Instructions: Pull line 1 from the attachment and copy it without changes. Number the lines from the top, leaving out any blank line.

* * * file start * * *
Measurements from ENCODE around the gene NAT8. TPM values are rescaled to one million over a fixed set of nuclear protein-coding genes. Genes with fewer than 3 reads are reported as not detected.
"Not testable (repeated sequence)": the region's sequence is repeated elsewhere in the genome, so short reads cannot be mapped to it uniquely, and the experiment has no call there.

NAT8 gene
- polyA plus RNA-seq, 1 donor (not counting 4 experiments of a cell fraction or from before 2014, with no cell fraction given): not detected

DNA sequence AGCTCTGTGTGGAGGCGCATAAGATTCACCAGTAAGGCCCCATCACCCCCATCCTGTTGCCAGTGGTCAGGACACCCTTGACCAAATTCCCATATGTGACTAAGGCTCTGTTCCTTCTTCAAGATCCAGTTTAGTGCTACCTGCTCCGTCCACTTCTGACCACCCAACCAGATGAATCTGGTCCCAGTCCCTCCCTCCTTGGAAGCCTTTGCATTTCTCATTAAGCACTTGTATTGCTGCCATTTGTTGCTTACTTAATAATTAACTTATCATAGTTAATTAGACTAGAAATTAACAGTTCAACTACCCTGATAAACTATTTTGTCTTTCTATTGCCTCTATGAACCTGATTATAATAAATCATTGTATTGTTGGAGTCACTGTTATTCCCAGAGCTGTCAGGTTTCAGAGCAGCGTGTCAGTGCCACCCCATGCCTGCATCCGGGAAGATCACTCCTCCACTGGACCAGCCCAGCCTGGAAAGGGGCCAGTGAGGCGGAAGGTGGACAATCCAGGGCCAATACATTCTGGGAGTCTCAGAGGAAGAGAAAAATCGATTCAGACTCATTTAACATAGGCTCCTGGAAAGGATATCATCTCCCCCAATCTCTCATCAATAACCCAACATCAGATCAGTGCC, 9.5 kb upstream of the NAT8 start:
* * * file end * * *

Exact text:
Measurements from ENCODE around the gene NAT8. TPM values are rescaled to one million over a fixed set of nuclear protein-coding genes. Genes with fewer than 3 reads are reported as not detected.